At her altar outside the city, where it was quiet and still, she set a charcoal briquette to burning and burnt some copal, fanning the smoke over her skin.  She breathed in the soothing, cleansing scent and let it work through her.

After the last of it had burned away and her mind was clear, she looked up and smiled at Lechuza.  Weary as she was, she felt much lighter.

“Come,” she said. “Let’s go home.  We’ll come back tomorrow.”

She blew out her candles and packed up her things, and they left.  The sun was setting, and even Doña Prudencia wasn’t foolish enough to be near the city at night.

EEEEEEEEE

Date: 2014-02-16 02:16 am (UTC)
From: (Anonymous)
Thank you!!! I appreciate this so much. And I love Prudencia!

-Clem

Date: 2014-02-16 07:18 am (UTC)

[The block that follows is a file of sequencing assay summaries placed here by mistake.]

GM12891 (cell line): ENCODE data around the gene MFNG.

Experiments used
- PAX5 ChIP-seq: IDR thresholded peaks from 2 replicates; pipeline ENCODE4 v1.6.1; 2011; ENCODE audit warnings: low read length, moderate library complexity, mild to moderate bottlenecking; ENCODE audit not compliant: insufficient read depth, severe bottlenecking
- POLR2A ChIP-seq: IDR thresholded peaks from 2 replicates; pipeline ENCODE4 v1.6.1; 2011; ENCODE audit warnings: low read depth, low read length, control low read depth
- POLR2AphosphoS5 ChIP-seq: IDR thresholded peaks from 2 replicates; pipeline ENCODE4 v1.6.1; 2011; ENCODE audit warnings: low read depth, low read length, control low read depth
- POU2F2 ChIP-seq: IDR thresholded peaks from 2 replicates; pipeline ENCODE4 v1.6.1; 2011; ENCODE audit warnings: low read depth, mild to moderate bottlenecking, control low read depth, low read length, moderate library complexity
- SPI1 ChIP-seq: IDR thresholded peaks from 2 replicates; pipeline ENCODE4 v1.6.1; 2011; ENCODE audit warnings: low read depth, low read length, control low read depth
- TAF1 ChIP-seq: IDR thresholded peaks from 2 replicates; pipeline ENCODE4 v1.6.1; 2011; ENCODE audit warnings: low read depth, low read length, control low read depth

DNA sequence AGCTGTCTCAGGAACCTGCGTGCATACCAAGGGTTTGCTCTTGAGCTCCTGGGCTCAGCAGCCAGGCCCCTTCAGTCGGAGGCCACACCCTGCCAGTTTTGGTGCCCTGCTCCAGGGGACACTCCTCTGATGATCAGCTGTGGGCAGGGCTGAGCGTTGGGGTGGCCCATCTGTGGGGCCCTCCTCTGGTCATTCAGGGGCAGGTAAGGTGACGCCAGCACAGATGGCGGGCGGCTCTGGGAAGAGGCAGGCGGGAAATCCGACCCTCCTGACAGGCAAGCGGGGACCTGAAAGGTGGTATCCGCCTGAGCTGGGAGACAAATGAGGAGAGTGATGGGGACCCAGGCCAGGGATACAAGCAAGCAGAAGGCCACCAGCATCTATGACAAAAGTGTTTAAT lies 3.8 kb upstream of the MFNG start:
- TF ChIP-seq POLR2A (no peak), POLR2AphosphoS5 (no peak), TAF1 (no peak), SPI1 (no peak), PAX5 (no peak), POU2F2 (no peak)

ext_12246: (Default)
From: [identity profile] thnidu.livejournal.com
Sra Prudencia es una mujer muy buena.

Date: 2014-02-17 01:58 am (UTC)
From: [identity profile] lb-lee.livejournal.com
She is indeed a total badass, in a totally different flavor than Alpert. He probably could've blasted a good dozen or two of those shadows, and in less time, but he can't do SHIT about empacto.

--Rogan

Date: 2014-02-17 12:27 am (UTC)
From: (Anonymous)
Wow, I loved this! I like the healer concept, and the writing was fantastic.

--Megan

Date: 2014-02-17 02:19 am (UTC)
From: [identity profile] lb-lee.livejournal.com
Curandera/os are a real thing! They exist today around the country, though they don't actually lay the dead to rest, that's very much a Prudencia/Alpert universe thing. You can learn more about actual curandera/os here (http://dc.uwm.edu/etd/166/).